Razzle Dazzle publishes both a classroom version and a homeschool version of each Daily Dazzle volume, with the homeschool version missing only overhead transparencies.
Each volume features a "Tool Box" similar to the writing courses. It has a few minor differences and one major addition—the inclusion of a table for prefixes, suffixes, and roots with their meanings. In addition, skills on each Daily Dazzle are linked to the tool box with page numbers so students can look up the rules to learn or review them.
The Book on How to Really Teach Writing
The Book on How to Really Teach Writing is a teacher's manual that both trains the teacher and provides the tools for actually teaching students in grades 4 through 8 both creative and expository writing. While it is written for group classes, it can be adapted for use with a single student. (It incorporates peer editing which isn't possible with only one student.) Teachers need to interact with students, especially as they are learning techniques and skills or trying to come up with topics. As students learn the techniques they will be able to do much of their work independently.
The book includes writing prompts for creative writing, visual organizers, scoring rubrics (including specialized forms for various expository assignments), assignment schedule forms, teacher checklists (to remind the teacher what needs to be done), a research information work sheet (for research papers), and the same Tool Box reference guide mentioned above under Expository Writing.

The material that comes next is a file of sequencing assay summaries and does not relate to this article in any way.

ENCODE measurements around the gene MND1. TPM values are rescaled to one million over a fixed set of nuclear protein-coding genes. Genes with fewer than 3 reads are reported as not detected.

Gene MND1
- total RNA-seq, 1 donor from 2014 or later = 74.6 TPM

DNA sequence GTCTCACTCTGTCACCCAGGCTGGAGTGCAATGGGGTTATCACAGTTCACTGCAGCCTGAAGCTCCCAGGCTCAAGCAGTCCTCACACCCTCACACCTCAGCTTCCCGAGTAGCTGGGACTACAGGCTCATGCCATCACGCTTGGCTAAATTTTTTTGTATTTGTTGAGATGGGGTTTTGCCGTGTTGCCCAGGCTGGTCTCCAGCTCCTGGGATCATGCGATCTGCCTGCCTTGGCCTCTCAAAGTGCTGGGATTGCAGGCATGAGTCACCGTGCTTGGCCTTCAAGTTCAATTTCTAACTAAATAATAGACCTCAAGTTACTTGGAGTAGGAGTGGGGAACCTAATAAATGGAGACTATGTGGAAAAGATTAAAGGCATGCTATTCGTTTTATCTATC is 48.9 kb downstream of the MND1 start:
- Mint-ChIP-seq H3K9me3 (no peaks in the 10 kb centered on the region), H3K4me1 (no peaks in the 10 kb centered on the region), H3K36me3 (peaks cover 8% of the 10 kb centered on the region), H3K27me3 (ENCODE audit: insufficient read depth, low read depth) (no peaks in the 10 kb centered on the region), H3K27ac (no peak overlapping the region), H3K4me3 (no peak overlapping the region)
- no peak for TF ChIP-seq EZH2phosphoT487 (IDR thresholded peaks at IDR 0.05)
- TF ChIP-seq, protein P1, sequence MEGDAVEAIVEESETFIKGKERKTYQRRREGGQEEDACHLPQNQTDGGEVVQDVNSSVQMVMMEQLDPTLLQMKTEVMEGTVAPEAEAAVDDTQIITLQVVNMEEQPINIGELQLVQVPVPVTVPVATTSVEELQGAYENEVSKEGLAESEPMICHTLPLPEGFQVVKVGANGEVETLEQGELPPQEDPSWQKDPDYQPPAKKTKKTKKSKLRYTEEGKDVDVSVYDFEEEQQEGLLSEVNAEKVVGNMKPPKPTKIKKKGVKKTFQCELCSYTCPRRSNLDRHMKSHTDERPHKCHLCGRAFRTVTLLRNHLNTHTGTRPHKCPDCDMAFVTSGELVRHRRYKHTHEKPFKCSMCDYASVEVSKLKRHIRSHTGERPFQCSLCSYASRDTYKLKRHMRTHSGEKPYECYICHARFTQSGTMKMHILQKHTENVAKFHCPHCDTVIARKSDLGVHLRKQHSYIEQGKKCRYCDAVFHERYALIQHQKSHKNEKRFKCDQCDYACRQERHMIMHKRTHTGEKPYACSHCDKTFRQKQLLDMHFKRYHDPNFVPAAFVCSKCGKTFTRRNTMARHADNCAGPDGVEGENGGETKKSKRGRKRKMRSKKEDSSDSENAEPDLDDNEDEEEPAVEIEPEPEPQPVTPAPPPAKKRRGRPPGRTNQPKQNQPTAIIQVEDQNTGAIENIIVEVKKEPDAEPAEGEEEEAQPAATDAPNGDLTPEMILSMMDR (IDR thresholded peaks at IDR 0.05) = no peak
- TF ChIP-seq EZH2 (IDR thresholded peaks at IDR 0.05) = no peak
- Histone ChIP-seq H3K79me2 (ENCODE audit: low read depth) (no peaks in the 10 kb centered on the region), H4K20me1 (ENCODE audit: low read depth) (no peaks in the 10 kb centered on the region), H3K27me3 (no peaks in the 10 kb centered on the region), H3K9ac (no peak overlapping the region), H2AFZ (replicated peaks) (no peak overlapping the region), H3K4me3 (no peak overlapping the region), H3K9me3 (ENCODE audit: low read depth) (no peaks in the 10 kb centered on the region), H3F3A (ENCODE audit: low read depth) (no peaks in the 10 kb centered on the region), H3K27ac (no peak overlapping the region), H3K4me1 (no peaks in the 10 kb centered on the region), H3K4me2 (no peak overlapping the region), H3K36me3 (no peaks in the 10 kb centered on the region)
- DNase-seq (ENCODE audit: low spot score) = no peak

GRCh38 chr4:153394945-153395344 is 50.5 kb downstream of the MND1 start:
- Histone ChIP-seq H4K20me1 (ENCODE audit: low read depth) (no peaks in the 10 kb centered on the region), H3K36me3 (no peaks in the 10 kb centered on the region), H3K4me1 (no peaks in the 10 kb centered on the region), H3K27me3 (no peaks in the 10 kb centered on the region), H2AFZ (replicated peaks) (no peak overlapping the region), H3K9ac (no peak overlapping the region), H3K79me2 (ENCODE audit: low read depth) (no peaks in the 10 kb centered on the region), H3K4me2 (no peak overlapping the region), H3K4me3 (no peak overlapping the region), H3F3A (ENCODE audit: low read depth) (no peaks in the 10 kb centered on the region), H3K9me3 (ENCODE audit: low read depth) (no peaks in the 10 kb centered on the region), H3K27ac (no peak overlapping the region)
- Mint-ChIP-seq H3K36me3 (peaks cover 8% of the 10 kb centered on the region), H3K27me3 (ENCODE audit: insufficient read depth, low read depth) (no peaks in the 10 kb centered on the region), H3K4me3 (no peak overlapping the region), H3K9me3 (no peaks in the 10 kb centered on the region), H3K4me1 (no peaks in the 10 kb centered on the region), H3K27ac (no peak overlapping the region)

The Creative Writing and Expository Writing books reviewed above walk students through the learning process presented in this book. If you are good at adapting lessons and coming up with your own assignments beyond the creative writing prompts, you might work with only this book, but if you want more help, you are better off with Creative Writing and Expository Writing books. Some forms included in The Book on How to Really Teach Writing are the same as those in the other books. If you are using the other two books, what you gain from this manual is a better understanding of teaching strategies.